My View: GOP Outrage Machine should look inward
by Tom Maertens
Mankato Free Press
Posted: Sunday, October 4, 2015 6:00 am
The Republican Outrage Machine is at it again, feigning high dudgeon over Hillary Clinton’s use of a private email server during her tenure as secretary of state.
If principles were involved, they would have protested over Jeb Bush, Mitt Romney, Sarah Palin and Scott Walker using private email servers while in office, as did former Secretary of State Colin Powell.
They would also have investigated the 88 Bush administration officials who used a private email server at the Republican National Committee for official executive branch communications, according to TIME magazine — a violation of the Presidential Records Act.
Karl Rove sent or received 140,000 emails outside of the government system, including emails reportedly ordering the attorney general to fire eight U.S. attorneys for failing to investigate Democrats as ordered.
AP reported that as many as 22 million emails were deleted from the RNC server, which the Bush Administration acknowledged in April 2007. Remember the outrage? No?
Instead, the outrage is over 50,000 personal emails Hillary Clinton said she deleted. Justice Department lawyers said in a court filing in early September, according to Buzzfeed and The Washington Times, that there was “no question” Clinton had the authority to erase messages she thought were personal.
Further, State Department spokesman John Kirby said of Clinton’s private server on CNN, “there was no policy prohibiting the use of a private email account here at the State Department, and that is still a fact.” Law enforcement officials told The New York Times last month that there is no evidence that Hillary Clinton broke the law.
As Fox’s Geraldo Rivera said, “(Clinton’s emails) will be a fake scandal” just “like the fake stand down order in Benghazi.” He could have added that they are part of a pattern, along with the fake Whitewater scandal(s), concocted to discredit the Clintons.
Seven congressional committees and a State Department review board have investigated the 2012 Benghazi attack in which four Americans died, an event Dick Cheney has asserted was the worst disaster in his lifetime. He’s got a selective memory: The attacks of 9/11 and the invasion of Iraq happened on his watch. Moreover, Politifact found a total of 39 attacks or attempted attacks on U.S. embassies under George W. Bush, resulting in 87 deaths. There were no investigations.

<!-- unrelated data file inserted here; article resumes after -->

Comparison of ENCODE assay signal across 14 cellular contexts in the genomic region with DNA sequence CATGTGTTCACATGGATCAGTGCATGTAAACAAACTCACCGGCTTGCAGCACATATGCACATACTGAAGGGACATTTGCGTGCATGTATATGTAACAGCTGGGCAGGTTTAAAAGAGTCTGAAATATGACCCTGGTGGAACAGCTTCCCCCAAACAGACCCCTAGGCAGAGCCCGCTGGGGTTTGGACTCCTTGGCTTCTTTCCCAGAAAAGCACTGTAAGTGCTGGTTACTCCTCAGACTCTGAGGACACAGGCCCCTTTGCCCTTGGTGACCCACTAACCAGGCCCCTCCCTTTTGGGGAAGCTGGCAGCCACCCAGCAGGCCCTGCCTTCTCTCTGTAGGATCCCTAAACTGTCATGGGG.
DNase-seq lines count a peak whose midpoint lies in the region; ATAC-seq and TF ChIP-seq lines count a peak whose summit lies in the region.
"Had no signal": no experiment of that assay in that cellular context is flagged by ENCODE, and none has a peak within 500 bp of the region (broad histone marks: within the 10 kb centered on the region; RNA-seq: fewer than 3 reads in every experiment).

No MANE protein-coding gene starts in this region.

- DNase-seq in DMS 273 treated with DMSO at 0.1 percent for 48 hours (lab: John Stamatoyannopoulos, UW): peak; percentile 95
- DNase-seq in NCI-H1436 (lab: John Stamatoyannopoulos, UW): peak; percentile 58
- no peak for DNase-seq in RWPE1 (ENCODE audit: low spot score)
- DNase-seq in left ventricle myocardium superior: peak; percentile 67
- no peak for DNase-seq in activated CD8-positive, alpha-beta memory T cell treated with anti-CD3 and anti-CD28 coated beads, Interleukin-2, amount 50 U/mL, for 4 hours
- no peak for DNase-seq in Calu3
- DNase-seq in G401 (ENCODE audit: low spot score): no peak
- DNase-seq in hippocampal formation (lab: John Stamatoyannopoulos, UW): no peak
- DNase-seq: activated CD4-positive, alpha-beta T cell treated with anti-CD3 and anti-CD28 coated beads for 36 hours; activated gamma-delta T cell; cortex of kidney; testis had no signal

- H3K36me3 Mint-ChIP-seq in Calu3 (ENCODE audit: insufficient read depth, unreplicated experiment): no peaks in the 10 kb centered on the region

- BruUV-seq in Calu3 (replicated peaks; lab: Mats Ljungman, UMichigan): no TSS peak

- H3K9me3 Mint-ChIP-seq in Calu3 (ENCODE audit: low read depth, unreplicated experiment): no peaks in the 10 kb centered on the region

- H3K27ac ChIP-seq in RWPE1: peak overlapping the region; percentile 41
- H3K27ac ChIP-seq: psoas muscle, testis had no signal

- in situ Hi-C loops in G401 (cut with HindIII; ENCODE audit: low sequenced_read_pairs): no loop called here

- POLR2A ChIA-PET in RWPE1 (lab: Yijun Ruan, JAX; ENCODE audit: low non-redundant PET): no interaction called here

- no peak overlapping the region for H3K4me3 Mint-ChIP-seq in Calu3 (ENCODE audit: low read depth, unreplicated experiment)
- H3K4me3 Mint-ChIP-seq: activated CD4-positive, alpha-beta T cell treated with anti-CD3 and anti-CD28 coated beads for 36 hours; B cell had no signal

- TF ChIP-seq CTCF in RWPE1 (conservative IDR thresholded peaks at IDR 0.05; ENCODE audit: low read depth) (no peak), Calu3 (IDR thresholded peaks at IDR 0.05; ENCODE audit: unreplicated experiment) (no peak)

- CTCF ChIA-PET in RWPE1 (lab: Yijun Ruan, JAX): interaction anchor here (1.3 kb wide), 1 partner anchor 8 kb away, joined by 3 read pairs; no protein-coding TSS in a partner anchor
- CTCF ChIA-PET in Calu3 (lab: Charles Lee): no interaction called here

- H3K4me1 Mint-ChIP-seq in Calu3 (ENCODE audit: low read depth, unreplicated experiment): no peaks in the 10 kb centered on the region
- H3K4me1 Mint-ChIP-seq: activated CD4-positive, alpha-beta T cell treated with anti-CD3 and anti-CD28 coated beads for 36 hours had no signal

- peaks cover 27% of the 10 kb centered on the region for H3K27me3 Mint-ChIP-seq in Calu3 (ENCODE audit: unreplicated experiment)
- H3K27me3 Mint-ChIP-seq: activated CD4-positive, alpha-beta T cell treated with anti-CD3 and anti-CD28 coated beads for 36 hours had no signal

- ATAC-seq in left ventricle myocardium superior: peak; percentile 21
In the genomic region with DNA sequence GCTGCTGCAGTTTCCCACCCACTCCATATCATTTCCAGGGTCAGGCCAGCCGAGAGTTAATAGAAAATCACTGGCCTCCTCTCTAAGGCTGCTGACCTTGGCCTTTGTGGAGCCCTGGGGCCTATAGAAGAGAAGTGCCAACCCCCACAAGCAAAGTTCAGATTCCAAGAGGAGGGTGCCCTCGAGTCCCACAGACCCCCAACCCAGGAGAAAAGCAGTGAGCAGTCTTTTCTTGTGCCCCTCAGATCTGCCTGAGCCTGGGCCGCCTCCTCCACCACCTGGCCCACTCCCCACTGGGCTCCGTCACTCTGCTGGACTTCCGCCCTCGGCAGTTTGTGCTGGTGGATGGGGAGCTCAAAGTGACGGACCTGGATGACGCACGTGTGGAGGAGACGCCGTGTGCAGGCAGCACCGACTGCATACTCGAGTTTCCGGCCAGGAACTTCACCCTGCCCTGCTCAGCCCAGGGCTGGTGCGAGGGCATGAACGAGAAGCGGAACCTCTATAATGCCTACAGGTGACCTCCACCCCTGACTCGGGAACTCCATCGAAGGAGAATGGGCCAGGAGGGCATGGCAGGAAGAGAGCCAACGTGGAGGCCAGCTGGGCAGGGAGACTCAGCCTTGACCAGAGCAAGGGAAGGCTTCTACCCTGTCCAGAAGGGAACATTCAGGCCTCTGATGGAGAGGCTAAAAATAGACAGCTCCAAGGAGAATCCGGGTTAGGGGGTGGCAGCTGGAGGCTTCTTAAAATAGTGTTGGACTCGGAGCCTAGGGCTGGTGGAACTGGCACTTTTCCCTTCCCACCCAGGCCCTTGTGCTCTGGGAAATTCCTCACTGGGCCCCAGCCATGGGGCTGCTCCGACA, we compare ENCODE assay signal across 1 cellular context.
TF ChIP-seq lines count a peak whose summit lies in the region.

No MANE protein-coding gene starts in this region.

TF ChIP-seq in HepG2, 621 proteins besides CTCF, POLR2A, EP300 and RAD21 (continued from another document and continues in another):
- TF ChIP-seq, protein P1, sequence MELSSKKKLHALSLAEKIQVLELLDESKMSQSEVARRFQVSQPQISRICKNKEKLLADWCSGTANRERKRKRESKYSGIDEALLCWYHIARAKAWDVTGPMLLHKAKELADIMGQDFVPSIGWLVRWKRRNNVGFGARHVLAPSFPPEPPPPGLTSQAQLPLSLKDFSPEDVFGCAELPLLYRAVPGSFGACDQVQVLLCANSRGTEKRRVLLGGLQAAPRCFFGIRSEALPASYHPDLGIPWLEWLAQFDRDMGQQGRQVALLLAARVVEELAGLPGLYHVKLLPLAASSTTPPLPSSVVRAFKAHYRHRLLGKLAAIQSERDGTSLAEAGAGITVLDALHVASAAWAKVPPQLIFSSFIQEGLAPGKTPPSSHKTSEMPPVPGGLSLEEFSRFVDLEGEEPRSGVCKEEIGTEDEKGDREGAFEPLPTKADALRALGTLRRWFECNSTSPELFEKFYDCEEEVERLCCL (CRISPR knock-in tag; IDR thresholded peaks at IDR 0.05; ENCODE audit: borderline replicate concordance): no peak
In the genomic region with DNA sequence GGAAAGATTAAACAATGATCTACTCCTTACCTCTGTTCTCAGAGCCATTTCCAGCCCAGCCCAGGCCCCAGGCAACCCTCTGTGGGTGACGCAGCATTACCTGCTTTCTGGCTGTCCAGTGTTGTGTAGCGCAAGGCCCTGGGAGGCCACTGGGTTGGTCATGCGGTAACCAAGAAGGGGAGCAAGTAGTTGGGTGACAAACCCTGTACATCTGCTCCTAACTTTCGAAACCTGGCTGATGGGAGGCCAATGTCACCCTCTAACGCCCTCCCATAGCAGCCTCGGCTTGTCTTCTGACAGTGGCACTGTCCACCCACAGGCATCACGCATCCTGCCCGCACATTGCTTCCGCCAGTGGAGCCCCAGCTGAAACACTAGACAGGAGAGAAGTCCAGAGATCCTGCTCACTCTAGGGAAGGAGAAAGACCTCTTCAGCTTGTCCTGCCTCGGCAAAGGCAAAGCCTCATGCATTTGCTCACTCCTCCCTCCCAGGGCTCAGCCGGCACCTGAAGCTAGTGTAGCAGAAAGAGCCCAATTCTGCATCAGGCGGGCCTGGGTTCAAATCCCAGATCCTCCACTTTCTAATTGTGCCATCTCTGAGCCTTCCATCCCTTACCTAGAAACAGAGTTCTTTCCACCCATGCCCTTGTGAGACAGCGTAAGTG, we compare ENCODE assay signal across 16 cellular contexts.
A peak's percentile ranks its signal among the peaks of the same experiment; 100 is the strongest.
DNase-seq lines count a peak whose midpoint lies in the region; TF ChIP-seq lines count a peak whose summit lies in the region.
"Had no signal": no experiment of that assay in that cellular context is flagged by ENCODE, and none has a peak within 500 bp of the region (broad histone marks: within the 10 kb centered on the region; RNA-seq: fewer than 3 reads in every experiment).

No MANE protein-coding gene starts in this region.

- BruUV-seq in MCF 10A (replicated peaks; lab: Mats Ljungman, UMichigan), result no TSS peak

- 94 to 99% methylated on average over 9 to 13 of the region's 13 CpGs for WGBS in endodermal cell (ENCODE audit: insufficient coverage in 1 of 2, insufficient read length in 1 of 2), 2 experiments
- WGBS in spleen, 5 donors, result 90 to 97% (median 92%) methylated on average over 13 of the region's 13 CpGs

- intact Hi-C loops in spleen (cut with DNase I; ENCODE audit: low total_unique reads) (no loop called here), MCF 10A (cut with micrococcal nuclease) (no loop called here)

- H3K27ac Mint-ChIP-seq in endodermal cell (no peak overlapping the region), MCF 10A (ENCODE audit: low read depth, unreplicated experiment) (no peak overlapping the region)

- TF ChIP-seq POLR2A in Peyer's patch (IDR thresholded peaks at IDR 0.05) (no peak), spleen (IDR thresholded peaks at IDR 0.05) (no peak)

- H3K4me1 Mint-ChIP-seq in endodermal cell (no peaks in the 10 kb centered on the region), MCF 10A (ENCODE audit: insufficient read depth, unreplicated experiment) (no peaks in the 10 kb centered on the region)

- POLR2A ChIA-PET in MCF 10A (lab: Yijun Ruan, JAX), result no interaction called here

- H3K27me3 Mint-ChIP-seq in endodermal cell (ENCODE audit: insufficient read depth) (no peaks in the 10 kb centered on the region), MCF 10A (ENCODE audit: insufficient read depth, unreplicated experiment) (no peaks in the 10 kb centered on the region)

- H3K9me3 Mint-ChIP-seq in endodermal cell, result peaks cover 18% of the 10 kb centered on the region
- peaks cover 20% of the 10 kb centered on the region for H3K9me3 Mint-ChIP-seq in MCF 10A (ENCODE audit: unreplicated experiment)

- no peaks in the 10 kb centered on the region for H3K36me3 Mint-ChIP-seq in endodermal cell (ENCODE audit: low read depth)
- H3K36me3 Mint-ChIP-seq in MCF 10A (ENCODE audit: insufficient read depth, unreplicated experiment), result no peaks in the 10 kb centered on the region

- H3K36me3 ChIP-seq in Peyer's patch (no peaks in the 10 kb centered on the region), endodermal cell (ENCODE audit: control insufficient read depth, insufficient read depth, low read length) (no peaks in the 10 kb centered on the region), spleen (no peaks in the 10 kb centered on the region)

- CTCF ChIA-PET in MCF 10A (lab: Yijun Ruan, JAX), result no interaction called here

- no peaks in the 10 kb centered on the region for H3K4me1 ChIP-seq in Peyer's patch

Both the House and Senate Intelligence committees and the State Department review concluded that there was no “stand down” order for Benghazi rescue forces, according to the Washington Post.
Committee Chairman Trey Gowdy has nonetheless announced that the ninth Benghazi investigation will continue into 2016, despite having gone three months with no hearings, and — according to The Observer — without making any document requests for six months, twelve months in the case of the Pentagon.
Lavrenti Beria, Stalin’s notorious secret police chief, once said, “Show me the man and I’ll find you the crime.” That’s the approach used against the Clintons, starting with Whitewater and extending to Benghazi and the private email server.
Kenneth Starr, the Whitewater special prosecutor was not investigating a crime but the Clintons personally. The hunt employed 78 FBI agents and 57 other outside investigators and assistant prosecutors, according to the Washington Post.
What started as the investigation into a dirt-road real estate development in Arkansas ended up consuming six years and $70 million, according to Salon, as Starr pursued the Clintons from one fabricated scandal to another, “travelgate,” “troopergate,” and “filegate,” among them.
Gene Lyons and Joe Conason (The Hunting of the President) documented 17 Republican-instigated investigations of the Clintons by the Congress and Starr.
Samuel Dash, a Watergate prosecutor and then Starr’s counselor in the Office of the Independent Counsel, was quoted by Sidney Blumenthal in “The Clinton Wars,” as saying Starr could have completed his investigation of all the “pseudo-scandals” in two years, because “they had nothing. Zero plus zero plus zero equals zero.”
As Dash predicted, Starr couldn’t find any evidence of wrongdoing by the Clintons in the Whitewater land deal so he investigated Bill Clinton’s sex life instead: that was the sole subject of the “Starr Report,” which recommended impeaching Clinton for lying about his affair with Monica Lewinsky.
Recently Gowdy has taken to fulminating in the media about Clinton’s private emails; this is a sure sign Benghazi is a dry hole.
Yet the Outrage Machine cites the fabricated charges and fake scandals as evidence of Hillary Clinton’s failures. The real outrage here is the extent to which Republicans are willing to misuse government oversight machinery to destroy opponents.
Tom Maertens served as National Security Council director for nonproliferation and homeland defense under presidents Bill Clinton and George W. Bush, and as deputy coordinator for counterterrorism in the State Department during and after 9/11.